In readying my tools I discovered that my computer does, in fact, have Windows Live Movie Maker. I had no idea it was there. I just messed around for the last ten minutes with a video of my son, adding captions, music, an effect and some kind of a dissolve open. I;m having trouble inserting it here – I think because its a wmlp file. I’ll keep working on it. I also downloaded MPEG StreamClip and played with it a little bit. Easy to import videos and mess around by I need to keep practicing to get the editing down pat, although the tools (in point, out point, etc) are all familiar to me.
Look, Listen, Analyze
I chose Reservoir Dogs, a great film – and the Mexican standoff scene at the end. It starts off by putting the wounded cop in the center of the scene and rotating around him to reveal one of the men coming in. It does one cutaway to a wounded man on the floor but otherwise stays with the same basic shot, rotating back to the left when Chris Penn comes in. Without changing angles, Penn shoots the cop. Now the shots change. We see a steep angle down to a wounded man and a steep angle up at Chris Penn, clearly showing who’s in charge. Cop is still in the foreground of the wide shot with 5 men in it now. But for the next several minutes, its just Penn and the wounded man back and forth – same shot – same angles. When it finally pushes in, its to show how angry Penn is. These shots match Ebert’s formula in that the wounded man is to the lower right of the camera shot while Penn is to the upper left, demonstrating dominance. When the boss enters, he’s in each shot while part of the conversation – back of his had in the foreground or shot slightly from below up into his face when he’s speaking. Either way, he’s the dominant presence in the shot. When everyone pulls their guns, the camera angles are either right into the barrels of the guns or right down the sight lines of their arms. It gives the viewer the impression they are either shooting or being shot at. Love the low angle shot when all the bullets go off, then returning to the original opening angle to see Mr. Pink leave. No real audio tricks to speak of. Not watching the video, I realized how loud the cocking of the guns are as well as the heavy breathing as the scene moves ahead. Interesting to note the echo in the warehouse. No music or background identifiable.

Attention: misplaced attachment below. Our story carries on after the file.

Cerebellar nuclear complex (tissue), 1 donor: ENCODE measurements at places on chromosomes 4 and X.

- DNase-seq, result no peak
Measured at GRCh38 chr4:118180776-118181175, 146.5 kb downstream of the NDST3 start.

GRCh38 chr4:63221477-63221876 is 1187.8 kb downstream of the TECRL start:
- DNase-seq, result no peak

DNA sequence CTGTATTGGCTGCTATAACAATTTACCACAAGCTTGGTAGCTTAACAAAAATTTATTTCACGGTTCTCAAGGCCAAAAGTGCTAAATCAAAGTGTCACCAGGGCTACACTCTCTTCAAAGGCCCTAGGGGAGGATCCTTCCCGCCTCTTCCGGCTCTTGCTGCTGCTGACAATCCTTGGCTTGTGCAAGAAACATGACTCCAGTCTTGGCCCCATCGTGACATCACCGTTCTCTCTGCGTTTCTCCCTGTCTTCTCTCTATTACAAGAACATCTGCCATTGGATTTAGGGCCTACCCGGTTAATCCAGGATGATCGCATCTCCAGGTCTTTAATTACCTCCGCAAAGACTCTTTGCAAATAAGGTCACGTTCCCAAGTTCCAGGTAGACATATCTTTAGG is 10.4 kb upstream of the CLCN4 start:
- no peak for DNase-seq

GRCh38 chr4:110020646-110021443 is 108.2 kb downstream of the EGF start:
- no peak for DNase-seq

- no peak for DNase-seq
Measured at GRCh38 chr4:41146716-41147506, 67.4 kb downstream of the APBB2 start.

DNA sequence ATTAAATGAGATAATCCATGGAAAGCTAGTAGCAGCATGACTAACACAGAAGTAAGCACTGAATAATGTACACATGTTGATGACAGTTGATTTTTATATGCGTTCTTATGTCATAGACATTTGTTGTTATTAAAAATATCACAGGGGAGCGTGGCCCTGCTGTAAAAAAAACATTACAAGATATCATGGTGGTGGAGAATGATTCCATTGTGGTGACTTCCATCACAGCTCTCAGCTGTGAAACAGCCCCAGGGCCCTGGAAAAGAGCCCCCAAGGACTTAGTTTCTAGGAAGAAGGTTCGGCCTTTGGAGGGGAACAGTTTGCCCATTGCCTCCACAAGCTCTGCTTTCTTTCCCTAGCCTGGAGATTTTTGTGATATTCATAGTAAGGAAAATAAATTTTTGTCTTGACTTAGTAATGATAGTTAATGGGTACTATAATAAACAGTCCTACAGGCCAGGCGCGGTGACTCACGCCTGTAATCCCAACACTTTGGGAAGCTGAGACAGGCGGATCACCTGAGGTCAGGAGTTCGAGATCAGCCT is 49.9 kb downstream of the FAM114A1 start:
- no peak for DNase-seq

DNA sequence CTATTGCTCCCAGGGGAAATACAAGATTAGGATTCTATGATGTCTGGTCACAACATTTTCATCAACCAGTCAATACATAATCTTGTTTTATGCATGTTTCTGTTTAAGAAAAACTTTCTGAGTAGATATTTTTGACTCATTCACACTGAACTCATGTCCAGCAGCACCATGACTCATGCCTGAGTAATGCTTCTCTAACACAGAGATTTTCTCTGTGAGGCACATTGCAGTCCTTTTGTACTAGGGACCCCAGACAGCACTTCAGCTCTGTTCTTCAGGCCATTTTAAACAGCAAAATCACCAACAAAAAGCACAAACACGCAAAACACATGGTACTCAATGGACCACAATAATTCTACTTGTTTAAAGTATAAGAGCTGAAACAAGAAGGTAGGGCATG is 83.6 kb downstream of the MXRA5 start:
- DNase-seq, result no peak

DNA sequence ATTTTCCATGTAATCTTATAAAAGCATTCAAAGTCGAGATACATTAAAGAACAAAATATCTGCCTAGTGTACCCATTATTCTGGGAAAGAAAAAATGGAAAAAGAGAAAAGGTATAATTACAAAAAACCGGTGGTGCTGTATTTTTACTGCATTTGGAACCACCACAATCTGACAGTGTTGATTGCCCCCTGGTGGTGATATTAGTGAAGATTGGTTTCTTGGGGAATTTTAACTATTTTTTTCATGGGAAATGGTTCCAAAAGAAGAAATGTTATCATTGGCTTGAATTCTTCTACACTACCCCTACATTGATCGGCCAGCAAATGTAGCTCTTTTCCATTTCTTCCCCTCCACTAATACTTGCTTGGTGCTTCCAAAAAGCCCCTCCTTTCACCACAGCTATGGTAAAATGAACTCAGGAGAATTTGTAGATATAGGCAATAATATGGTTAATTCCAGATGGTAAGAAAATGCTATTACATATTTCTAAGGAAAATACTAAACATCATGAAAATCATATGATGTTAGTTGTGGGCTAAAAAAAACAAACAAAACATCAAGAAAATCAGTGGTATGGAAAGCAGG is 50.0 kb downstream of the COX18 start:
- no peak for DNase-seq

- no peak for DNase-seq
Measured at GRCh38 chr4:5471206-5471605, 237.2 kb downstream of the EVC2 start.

Exploring the Movie Even More
Other tidbits about the movie include the fact that the budget for the film was so low that many of the actors wore their own clothes, Another is that the movie budget didn’t include money for police assistance for traffic control so during the carjacking scene, Steve Buscemi could only drive when the lights were green. And the warehouse where most of the movie takes place used to be a mortuary and was filled with coffins and even a hearse. Source from IMDB
As for the film genre, it is clear from the AMC genres site that is a crime and gangster movie. It’s obvious due to the repeated references to the crime (jewel heist) and violence (shooting police) and the actual violence shown in screen. IMDB has it listed under crime and drama. Much of the film is a buildup to the tension and shooting in its final scene.
To work on other clips, I went to youtube, then used savefrom.net to download two other scenes from the movie – the one where they get their code names and the one where he cuts the cop’s ear off. I always seem to lose the files when I download them, so I copy them immediately into the video file.
I did the edits in MPEG STreamclip, figured out how to put them back to back, but when I tried to Save As, it says the movie can;t be saved in this format, even though Im not changing the format. (its mp4) Files that appeared had 0 bytes and of course wouldn’t upload to YouTube. Instead, I ended up doing the edits in Windows Movie Maker and then uploading =that= to YouTube. Its much easier and allows you to play with the effects and captions as well. The results are https://www.youtube.com/embed/c_aEdqcg6qE“>here
(For some reason the audio doesnt match up)
My favorite type of YouTube clip that I didn’t see listed was the fail. I think the characteristics would be anytime anyone is sincerely trying to accomplish something and then failing spectacularly and hilariously. It usually involves someone getting hurt.
As for the genres that are listed, I felt like some are overly broad (like animation could be broken down into sci-fi or cartoon or stop-action, etc) while others (usually the sillier ones) seemed to be down to very narrow genres (like children with accents). Somehow the comedy sections seems to mostly include kids and animals and no actual…comedians.
I’m thinking of going back to the silent era so I wanted to find a clip with a lot of dialogue and facial expressions that I could play with. I came up with this one from Anchorman.
Daily Creates (did two)
Irritable Vowel Poetry
Title: How do you daily creat(e)? (poem without an E)
Daily dating? / No – sorry / Mating? / Hmmm OK / That can work!
I also did the DS106 class president (Hail to the Chief) – uploaded to Flickr and tagged tdc1194
This Unit is great and has a lot of fascinating tools. Some of it still seems a bit beyond me, but I’m trying to keep up. Unfortunately, the technology, particularly on StreamClip isn’t helping me demonstrate what I’ve been able to do. On the flip side, the Windows Movie Maker is fantastic and seems extremely easy to use.